Your Data in the Cloud or on your own NAS? We Look at the QNAP TS-873U-RP for Businesses

Written by Martin Regtien on . Posted in Storage


What’s the most important asset for most businesses? People, products or premises will probably make your shortlist. How about Data?
It’s alright to pump all your data into “the Cloud” and hope that it will be secure and uncompromised but how about at least having access to your own data in your own company at the local level? In other words, having it on a Networked Attached Storage (NAS) system.

In today’s review we look at a low cost, high performance, rack mounted unit from one of the best NAS companies in the world.
Here’s our take on the QNAP TS-873U-RP.

(This article was written by Paul Maranzano, Technical Director for an IT company in Melbourne, Vic)

First Impression

The QNAP TS-873U-RP is a very well made unit. From first glance to when you pick it up you notice how robust the design and materials are with a nice heavy weight. Call me old fashioned but when spending this sort of money I like a good weight in electronic equipment; weight equals quality.

There’s nothing special about the design of the unit itself although you can tell they’ve put a lot of thought into the cooling aspect of it. There’s cooling vents at the rear of the unit to allow for air to be pushed from the controller bay directly out the rear of the unit.



The rear consisted of multiple ports, specifically dual 10GBE SFP ports which as you know from previous reviews always gets me excited.
I was also very excited to see that the unit was able to hold 2x M.2 SSD drives internally. These are used for caching purposes also known as QTier.
You can easily see that the TS-873U comes with tons of features that any business might utilize or be looking for.

In Action

Setup and initialization was a breeze with the powerful and intuitive QTS operating system. Over the years it’s certainly developed into an amazing OS ahead of other players on the market such as Synology and Thecus. QNAP is great in taking end user feedback and quickly implementing it into their OS after thorough testing of the units.

Our test unit shipped with 8GB of RAM which we bumped up to 64GB of RAM total for us to play with. I had my heart set on Virtualization Station which is available through the App Centre as are various other apps that are worth looking at. Another great feature these days is IoT aka Containers.

We used 8x 4TB Seagate IronWolf NAS Hard drives in our unit which is on the approved list. I’d highly recommend checking out the list of approved hard drives on the QNAP website. These drives are SATA III which will promise up to 6Gbps in performance.

15 minutes in I had all my hard drives initialized, raid array configured in a RAID 5 and I was booted into QTS web page. I installed a bunch of pending updates and recommended QNAP applications and was ready to get started. Straight away I noticed the snappiness of the interface and how fast the unit was able to perform.

Regardless how new your hard drives are, I highly recommend running them through a test before placing data on them, even straight out of a sealed anti-static bag.
Network throughput was maxed out at 112mbps which is what I expected out of a gigabit connection. I teamed all the NICs together and have multiple machines transferring and reaching peak speeds without a problem.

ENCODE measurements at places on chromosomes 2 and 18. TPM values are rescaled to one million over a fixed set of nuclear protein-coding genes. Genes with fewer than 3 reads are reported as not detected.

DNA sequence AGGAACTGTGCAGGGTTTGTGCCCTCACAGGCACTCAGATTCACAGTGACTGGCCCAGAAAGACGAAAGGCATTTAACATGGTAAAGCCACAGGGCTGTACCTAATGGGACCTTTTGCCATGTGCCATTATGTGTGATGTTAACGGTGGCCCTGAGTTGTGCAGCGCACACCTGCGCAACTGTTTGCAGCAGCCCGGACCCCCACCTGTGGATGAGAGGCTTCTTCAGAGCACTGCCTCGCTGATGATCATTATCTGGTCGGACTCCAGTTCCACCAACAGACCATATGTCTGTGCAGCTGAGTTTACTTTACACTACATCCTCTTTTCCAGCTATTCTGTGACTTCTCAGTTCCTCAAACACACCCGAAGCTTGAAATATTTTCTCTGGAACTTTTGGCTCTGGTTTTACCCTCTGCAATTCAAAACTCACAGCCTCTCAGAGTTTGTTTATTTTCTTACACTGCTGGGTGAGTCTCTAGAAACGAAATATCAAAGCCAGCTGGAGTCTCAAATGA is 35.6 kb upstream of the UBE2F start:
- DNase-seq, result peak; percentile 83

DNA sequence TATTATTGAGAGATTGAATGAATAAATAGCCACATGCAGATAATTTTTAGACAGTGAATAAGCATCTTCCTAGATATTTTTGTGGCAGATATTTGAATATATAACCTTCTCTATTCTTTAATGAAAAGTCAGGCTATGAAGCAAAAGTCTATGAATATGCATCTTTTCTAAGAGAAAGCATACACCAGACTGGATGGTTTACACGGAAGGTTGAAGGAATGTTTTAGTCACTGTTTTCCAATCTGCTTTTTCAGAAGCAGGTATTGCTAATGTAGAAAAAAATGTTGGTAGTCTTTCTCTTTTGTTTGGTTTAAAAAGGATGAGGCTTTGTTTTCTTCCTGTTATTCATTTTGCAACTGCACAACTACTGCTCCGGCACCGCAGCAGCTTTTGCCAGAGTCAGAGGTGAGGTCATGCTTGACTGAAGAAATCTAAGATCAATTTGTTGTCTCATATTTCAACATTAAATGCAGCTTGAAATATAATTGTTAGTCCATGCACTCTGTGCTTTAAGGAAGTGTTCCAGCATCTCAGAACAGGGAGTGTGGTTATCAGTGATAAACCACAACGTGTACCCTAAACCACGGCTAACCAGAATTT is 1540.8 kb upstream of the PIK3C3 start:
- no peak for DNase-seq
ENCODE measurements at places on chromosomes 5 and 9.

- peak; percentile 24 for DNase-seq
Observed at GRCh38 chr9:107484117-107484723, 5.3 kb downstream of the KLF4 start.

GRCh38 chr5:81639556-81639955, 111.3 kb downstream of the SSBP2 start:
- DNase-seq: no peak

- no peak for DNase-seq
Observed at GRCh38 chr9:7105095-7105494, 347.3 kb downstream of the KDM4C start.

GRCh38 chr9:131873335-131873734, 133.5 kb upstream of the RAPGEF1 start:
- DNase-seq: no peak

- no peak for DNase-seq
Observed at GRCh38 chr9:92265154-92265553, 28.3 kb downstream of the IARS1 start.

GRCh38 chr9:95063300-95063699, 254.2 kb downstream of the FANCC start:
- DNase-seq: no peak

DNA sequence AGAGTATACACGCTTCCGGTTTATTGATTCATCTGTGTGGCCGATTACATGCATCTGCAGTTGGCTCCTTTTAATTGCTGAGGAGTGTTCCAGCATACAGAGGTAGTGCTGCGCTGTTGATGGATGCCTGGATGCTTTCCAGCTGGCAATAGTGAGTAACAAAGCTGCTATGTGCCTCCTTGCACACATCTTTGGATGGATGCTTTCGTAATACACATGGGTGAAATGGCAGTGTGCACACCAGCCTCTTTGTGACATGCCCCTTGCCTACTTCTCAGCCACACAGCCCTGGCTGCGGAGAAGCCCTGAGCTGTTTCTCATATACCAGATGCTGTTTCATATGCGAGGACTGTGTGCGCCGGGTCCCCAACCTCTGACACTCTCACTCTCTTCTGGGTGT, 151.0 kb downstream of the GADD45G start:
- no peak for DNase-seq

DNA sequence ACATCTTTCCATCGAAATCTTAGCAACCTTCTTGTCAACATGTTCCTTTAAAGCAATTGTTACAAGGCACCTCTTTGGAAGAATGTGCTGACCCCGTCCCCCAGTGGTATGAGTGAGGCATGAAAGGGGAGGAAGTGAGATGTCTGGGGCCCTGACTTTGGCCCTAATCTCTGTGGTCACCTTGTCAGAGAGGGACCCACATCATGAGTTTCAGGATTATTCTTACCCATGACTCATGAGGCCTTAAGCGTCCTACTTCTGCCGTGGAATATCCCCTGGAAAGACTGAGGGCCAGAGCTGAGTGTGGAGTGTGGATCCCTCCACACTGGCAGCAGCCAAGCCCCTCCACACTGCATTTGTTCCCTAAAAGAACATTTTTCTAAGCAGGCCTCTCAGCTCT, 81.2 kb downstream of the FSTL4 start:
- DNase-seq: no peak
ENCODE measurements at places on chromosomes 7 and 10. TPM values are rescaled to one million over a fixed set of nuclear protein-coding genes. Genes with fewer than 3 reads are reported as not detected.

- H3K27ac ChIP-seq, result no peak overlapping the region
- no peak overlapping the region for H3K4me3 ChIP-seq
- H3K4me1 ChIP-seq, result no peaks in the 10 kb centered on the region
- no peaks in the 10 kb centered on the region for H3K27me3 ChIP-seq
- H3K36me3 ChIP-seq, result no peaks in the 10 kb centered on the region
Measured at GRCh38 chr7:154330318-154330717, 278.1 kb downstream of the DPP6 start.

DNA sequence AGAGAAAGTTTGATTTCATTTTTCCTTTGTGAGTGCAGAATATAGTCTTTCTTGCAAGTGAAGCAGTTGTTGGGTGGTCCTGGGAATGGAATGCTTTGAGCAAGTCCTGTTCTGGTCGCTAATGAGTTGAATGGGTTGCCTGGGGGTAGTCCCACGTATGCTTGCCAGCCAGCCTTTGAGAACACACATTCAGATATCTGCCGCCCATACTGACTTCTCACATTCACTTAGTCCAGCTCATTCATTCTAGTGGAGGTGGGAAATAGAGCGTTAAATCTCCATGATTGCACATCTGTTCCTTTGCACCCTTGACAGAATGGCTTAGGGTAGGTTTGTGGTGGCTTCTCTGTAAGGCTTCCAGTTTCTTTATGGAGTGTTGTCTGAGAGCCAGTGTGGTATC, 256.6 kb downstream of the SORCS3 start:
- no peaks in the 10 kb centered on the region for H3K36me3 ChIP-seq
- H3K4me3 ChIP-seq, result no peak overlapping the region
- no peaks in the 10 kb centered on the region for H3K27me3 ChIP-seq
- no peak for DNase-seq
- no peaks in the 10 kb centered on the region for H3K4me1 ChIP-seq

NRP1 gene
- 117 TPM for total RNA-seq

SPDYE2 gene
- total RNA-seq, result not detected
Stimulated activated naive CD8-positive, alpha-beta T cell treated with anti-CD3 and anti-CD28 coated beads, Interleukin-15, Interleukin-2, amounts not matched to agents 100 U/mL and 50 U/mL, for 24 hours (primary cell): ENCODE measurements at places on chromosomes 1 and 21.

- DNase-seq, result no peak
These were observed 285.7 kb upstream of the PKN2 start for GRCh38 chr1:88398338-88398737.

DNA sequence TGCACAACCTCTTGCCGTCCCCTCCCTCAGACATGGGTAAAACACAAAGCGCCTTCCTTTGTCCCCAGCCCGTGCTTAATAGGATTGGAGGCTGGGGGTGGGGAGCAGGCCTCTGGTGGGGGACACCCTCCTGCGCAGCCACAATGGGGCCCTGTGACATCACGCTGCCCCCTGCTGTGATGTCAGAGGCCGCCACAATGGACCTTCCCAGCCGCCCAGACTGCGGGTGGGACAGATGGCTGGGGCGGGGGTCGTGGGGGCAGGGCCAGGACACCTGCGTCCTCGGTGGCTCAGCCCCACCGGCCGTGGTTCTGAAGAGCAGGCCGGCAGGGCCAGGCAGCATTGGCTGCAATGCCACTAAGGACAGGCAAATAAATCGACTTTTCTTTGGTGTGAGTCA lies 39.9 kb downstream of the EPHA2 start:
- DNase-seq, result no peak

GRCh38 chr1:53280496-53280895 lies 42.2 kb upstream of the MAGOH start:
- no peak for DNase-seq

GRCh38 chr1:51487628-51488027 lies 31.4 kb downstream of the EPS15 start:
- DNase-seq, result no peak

Network performance through the 10Gbps connected through an Intel X540-T2 NIC running Windows 10 Pro X64 I was able to hit a maximum of 733MB/s which was very impressive on a file transfer. I had to run through various fine tuning features to hit that speed but it’s well worth the time spent.

I tested out the unit’s load by setting off 5 simultaneous transfers from the QNAP and another 5 simultaneous transfers to the QNAP from 5 separate devices. The QNAP’s CPU was only ever hitting a maximum of 47% CPU utilization, which is very impressive. Each device was also hitting over 100MBps during the transfer.
After installing Virtualization Station I did run up a virtual machine of Windows 10 which will be used as a testing machine for a few applications I’ve been evaluating. Performance is very responsive and overall didn’t add a large amount of strain on system resources. I found that QTS was able to function without any issues. Also on top of that I had been running a Unifi Wireless Controller which I was able to run through Container Station. Container Station also has a large amount of prebuilt Linux O/S and applications which you can run in a separate container without interfering with QTS.




My only gripe with the unit is the fan noise, however with my complaint also comes a solution. You can always opt to go with the smart fan option which will spin up and down depending on requirement.
Apart from that, it’s a hard unit to fault; the device offers a range of enterprise features such as M.2 caching and 10GBE at an entry level price point. Here in Australia you can get the QNAP TS-873U-RP for around AUD2600.


Most small businesses are going down the path of moving part of their business to the cloud but keeping some data locally by storing it onto a NAS of some sort. The unfortunate thing is most businesses are falling into the trap of replacing their massively powered HP server with a home grade NAS which is lacking in performance and the feature set that it offers. The TS-x73 series offers a highly powered business grade NAS unit with M.2 caching and 10GBE network performance at a lower price than the HP server.

Regardless if it’s to host VMs, company data, office cameras or all 3 of those the QNAP TS-873U-RP has enough power, redundancy and space to fill your needs for today and to ensure futureproofing your business for years to come.

We highly recommend the QNAP TS-873U-RP.

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